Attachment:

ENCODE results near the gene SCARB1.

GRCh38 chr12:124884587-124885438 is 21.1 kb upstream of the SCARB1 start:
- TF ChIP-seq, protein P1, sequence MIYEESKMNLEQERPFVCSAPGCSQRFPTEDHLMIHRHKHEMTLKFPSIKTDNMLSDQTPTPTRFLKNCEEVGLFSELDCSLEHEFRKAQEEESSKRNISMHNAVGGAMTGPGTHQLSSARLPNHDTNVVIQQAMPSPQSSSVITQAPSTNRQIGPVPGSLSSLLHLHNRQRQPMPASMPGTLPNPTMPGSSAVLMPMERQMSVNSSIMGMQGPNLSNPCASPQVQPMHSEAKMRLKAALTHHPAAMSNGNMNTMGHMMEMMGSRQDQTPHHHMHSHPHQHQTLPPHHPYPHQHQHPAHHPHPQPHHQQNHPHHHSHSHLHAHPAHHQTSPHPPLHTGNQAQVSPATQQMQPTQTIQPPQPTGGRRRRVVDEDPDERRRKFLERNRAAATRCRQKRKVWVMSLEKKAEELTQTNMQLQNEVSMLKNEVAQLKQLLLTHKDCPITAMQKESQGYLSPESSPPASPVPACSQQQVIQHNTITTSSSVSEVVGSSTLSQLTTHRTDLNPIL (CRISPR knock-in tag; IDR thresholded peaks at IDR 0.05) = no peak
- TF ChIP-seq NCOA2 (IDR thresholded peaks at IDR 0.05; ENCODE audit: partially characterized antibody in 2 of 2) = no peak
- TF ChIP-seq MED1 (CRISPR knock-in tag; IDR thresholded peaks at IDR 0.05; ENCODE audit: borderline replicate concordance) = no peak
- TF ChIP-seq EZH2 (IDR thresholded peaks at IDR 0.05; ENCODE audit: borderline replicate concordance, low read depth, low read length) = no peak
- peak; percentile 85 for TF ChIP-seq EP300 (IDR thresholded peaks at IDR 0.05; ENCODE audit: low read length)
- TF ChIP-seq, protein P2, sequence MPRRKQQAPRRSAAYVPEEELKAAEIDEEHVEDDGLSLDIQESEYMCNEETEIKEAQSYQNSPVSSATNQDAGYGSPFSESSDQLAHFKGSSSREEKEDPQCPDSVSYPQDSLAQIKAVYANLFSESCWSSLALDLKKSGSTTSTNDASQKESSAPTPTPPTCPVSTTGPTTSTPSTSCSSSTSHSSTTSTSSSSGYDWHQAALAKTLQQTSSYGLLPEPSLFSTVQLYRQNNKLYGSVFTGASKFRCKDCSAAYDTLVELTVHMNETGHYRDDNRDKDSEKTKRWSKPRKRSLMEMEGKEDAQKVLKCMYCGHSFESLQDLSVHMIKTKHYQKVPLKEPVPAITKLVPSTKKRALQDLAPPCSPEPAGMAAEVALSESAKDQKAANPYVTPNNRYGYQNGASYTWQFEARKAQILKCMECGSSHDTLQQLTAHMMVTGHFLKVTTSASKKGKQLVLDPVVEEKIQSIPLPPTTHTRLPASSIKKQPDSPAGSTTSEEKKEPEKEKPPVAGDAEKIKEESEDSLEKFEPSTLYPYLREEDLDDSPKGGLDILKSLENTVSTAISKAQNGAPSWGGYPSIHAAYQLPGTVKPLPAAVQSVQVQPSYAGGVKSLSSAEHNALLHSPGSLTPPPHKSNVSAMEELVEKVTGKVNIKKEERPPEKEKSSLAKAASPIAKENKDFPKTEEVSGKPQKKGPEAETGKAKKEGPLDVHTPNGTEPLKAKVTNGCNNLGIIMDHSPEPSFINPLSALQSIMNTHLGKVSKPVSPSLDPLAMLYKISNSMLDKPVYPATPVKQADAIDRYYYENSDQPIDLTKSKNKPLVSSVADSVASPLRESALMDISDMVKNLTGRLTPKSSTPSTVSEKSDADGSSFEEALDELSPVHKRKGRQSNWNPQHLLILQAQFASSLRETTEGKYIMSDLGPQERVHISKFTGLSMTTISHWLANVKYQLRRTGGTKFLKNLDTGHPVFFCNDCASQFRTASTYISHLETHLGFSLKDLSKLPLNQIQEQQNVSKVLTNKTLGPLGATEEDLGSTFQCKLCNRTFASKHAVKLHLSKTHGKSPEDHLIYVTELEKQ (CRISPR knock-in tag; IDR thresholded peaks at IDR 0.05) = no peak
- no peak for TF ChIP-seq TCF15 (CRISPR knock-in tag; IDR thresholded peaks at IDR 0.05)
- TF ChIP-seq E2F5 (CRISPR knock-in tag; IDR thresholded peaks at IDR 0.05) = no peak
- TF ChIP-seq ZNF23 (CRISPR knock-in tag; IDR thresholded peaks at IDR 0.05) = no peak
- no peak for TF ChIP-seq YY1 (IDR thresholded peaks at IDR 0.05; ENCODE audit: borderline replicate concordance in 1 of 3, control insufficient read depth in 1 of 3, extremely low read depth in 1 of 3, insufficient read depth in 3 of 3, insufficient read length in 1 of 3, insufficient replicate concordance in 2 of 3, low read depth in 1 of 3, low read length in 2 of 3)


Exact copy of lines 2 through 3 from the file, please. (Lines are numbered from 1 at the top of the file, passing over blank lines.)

GRCh38 chr12:124884587-124885438 is 21.1 kb upstream of the SCARB1 start:
- TF ChIP-seq, protein P1, sequence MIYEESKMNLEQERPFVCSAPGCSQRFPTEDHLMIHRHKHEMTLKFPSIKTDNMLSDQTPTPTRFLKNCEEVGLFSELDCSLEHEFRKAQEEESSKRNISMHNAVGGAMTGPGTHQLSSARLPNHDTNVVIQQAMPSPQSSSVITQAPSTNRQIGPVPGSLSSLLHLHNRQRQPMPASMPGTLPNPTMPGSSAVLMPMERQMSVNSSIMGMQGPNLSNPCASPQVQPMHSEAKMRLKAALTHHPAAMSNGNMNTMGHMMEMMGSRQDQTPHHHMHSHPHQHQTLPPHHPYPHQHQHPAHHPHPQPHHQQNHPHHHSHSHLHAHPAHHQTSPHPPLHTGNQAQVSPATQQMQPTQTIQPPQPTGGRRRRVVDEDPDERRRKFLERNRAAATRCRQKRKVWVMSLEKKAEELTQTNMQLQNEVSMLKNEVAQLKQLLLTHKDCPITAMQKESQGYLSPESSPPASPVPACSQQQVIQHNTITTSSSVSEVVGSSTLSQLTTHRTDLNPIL (CRISPR knock-in tag; IDR thresholded peaks at IDR 0.05) = no peak